Lately, I've been thinking a lot about microaggressions. Microaggressions are something that I, as a WoC (woman of color), experience everyday of my life. I live on a very busy street and every time I walk out the door, I get honked or hollered at. Having experienced this everyday over the course of the past three months, I now become extremely anxious when leaving the house. If I'm wearing a dress or shorts, I make sure to put on pants and a jacket. If it's rush hour, I will stall as long as I can until rush hour is over. If my partner doesn't seem terribly busy, I will ask him to come with me to walk the dog. Sometimes I will watch through the window until there is a green light and cars are driving by rapidly because a red light means a bunch of stationary cars (and stationary eyes) right outside my door. At some point comes the inevitable acceptance of what I'm about to experience and I must put on an extra mask for protection - the blank face. If I react in any way to the honks and hollers, I only get more honks and hollers, and sometimes I get outright aggression and threats. Names of 'bitch' and 'cunt', threats of physical and sexual violence. So I pretend I can't hear, I pretend there are no cars, and I walk as quickly but inconspicuously as possible to my destination - a side street, any side streets.
This kind of daily battle has left a permanent traumatic mark on my being. And in the grand scheme of my life's sufferings (let alone the grand scheme of human suffering), it's nothing. So accustomed have women (and especially women of color) grown to microaggressions that if we let ourselves be affected by every single instance, we would never be able to function as human beings.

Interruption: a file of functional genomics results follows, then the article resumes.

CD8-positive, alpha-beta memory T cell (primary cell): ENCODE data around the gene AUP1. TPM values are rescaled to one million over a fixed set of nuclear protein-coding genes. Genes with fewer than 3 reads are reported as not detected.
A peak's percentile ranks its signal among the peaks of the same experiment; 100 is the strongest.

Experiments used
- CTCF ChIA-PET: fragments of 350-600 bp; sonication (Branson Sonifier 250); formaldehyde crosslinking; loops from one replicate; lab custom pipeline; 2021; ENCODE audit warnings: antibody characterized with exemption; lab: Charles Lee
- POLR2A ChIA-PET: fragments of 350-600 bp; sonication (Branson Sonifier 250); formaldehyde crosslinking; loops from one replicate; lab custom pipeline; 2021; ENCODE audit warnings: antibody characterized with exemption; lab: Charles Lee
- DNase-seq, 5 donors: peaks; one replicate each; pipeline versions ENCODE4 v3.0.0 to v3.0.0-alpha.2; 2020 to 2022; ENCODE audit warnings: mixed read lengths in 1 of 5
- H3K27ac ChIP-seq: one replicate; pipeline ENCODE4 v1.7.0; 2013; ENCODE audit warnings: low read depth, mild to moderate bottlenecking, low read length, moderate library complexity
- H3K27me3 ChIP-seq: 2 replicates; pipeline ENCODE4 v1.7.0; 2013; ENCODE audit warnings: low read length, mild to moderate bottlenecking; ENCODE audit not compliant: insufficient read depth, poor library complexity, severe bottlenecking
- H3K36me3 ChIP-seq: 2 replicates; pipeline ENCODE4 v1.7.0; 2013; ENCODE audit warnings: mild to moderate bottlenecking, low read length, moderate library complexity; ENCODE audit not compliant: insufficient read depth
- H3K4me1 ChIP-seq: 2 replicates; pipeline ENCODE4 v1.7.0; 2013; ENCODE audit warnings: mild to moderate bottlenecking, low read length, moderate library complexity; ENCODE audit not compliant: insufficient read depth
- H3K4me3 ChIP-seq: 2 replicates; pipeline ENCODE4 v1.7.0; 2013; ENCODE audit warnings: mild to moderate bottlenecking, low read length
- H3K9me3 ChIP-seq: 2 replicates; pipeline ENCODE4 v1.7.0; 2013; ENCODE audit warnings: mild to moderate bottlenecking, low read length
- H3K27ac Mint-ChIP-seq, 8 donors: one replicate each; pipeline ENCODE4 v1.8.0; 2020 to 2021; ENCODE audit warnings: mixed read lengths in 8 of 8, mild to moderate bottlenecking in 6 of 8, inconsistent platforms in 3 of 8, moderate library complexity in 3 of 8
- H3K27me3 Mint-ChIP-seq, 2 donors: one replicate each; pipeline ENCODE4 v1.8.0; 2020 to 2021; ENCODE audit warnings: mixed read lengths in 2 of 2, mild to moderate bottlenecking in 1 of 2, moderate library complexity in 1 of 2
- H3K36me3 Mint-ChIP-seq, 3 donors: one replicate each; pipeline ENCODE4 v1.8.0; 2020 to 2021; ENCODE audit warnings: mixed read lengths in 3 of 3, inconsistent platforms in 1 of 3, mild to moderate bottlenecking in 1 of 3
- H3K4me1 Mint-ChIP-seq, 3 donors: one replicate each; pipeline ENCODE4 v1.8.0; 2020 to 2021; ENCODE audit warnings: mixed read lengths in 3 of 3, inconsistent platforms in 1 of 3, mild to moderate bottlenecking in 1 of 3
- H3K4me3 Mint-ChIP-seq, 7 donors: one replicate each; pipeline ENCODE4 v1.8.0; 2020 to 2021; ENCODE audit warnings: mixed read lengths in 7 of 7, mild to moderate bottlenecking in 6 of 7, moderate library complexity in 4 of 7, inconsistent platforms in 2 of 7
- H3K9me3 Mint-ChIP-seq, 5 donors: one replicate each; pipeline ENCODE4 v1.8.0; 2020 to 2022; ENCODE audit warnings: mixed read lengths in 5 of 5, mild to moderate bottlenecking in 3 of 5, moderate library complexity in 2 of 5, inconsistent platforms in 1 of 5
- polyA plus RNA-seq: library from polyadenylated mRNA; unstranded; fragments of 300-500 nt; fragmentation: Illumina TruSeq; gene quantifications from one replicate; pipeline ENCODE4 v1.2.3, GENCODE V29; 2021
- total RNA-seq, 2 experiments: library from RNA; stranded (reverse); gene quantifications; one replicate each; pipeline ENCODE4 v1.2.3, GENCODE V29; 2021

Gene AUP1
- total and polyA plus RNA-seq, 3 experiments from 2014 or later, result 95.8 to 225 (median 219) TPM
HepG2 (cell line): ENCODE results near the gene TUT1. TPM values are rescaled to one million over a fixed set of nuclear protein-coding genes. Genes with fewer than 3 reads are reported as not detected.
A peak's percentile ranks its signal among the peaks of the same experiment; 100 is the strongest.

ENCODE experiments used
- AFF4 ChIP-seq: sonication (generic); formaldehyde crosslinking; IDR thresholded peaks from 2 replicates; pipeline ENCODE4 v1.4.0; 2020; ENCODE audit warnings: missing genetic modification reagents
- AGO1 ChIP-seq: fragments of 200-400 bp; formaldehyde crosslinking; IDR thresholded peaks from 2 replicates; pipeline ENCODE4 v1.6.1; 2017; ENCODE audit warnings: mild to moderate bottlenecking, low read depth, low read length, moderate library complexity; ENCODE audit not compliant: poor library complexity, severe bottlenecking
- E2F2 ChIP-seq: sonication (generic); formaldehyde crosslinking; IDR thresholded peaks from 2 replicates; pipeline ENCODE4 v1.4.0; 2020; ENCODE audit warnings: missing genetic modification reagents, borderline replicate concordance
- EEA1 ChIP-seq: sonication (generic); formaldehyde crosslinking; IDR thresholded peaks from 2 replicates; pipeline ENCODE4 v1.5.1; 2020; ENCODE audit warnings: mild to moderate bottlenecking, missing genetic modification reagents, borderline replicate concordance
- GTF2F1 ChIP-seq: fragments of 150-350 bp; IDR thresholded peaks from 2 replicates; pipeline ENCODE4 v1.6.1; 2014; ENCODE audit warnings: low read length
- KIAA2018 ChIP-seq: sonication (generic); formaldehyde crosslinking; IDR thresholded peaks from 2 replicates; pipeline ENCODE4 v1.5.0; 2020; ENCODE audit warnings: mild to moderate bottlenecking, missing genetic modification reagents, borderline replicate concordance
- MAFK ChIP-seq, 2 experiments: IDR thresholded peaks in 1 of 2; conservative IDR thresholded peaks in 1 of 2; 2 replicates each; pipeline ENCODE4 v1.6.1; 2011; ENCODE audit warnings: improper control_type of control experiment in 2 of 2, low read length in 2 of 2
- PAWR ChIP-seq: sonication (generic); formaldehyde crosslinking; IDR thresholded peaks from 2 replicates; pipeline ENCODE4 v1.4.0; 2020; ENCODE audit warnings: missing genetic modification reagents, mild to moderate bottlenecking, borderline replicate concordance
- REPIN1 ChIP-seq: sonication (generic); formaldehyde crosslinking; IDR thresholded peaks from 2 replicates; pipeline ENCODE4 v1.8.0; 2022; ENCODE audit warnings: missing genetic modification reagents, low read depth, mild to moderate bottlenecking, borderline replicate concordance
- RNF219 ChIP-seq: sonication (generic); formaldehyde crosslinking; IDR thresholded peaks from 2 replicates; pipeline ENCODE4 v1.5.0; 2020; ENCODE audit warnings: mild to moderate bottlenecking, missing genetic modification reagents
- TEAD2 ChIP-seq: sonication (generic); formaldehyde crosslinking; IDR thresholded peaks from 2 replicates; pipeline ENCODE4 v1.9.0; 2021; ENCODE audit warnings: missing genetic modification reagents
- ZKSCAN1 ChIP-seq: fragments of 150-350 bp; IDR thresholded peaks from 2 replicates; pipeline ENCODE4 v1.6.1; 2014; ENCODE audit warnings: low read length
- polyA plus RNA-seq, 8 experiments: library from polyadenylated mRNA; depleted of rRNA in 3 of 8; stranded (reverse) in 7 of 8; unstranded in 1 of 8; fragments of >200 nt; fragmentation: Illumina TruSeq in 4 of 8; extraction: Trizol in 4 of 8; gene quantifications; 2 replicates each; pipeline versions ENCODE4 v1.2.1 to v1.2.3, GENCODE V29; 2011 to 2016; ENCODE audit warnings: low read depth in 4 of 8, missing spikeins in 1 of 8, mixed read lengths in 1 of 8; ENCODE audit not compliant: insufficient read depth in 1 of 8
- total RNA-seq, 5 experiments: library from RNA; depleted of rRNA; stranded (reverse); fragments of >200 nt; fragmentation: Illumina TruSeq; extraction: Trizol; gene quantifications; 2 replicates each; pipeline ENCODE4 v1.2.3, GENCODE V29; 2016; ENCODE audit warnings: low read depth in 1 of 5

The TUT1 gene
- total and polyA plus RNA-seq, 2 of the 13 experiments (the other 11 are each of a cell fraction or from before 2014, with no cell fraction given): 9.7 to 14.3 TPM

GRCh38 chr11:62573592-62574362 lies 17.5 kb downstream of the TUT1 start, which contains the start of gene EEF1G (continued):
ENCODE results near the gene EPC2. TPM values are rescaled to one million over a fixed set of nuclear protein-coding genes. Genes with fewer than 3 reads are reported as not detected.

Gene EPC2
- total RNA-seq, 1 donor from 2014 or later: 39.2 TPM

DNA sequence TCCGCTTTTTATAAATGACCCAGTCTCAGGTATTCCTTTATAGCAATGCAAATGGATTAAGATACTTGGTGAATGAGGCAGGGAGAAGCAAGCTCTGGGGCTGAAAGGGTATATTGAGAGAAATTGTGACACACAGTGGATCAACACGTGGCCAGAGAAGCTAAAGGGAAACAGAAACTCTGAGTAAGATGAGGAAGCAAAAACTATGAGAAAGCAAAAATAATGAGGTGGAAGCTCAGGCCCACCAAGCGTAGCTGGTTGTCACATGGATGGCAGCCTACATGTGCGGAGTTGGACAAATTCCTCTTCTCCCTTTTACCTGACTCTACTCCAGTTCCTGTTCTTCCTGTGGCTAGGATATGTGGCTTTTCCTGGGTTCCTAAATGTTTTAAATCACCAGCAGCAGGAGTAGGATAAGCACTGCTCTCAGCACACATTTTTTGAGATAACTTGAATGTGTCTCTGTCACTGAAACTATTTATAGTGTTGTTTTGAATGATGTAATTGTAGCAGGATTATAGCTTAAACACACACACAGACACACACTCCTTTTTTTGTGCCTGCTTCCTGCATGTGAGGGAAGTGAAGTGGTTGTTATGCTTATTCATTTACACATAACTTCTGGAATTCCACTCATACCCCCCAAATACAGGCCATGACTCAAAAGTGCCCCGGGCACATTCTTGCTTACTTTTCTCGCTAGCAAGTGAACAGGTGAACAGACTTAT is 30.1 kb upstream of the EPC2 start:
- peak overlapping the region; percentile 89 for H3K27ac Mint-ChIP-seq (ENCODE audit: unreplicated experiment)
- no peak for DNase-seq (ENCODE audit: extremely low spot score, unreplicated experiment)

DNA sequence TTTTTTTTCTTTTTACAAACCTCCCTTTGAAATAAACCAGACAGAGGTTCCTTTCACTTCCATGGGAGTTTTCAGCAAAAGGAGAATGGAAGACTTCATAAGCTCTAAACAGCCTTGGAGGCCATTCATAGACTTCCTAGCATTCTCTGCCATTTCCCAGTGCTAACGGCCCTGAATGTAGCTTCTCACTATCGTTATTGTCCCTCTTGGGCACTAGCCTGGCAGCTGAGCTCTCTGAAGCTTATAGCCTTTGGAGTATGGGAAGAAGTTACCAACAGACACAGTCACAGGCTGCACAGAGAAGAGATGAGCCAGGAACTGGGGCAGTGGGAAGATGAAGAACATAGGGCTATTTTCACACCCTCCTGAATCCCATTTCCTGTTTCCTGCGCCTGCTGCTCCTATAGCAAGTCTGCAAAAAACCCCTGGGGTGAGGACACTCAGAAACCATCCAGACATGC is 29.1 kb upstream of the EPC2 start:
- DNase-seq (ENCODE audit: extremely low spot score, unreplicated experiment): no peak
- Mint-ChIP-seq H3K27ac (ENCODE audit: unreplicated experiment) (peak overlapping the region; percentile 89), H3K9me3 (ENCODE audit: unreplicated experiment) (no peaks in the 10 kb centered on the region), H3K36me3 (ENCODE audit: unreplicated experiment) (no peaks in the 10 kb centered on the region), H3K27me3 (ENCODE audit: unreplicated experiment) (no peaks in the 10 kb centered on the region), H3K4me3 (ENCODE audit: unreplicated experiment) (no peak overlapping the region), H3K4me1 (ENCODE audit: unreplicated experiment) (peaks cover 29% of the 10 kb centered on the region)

I know by now some of you must be wondering why this post is on the Dharma in Color blog and not on my private blog. Here's the thing - our sanghas and our understanding of dharma have to address issues that are unique to the beings who suffer them. In this instance, microaggressions are something that are intimately tied to gender, sexuality, ability, and race. When I tell my partner, a man of color, about my intense anxiety over leaving the house due to street harassment, he can sympathize but he cannot truly understand because those thoughts never cross his mind when leaving the house. He rarely, if ever, experiences street harassment. This acknowledgement of privilege is why I feel safe telling him about my feelings and experiences. This acknowledgement is also why he would never dismiss my anxiety by telling me that what works for him would also work for me.
That kind of acknowledgement and understanding is key to creating and sustaining a diverse and compassionate American Buddhism. When critics call PoC sanghas/retreats/groups 'divisive' or unnecessary or even (can you believe it?) racist, what they are really saying is that they don't want to confront their own privilege and conditioning in this world. But isn't that what Buddhist practice is about? Coming to an understanding of your conditioning and accepting how it marks your worldview, your place, and your life? Once you arrive at this understanding, I think the compassionate thing to do would be to try and level the playing field a bit, to create safe spaces and opportunities for all to flourish.
Doing nothing is a luxury that most cannot afford. As Buddhists we act out of compassion and only through compassion can we build spaces where all voices are heard and respected.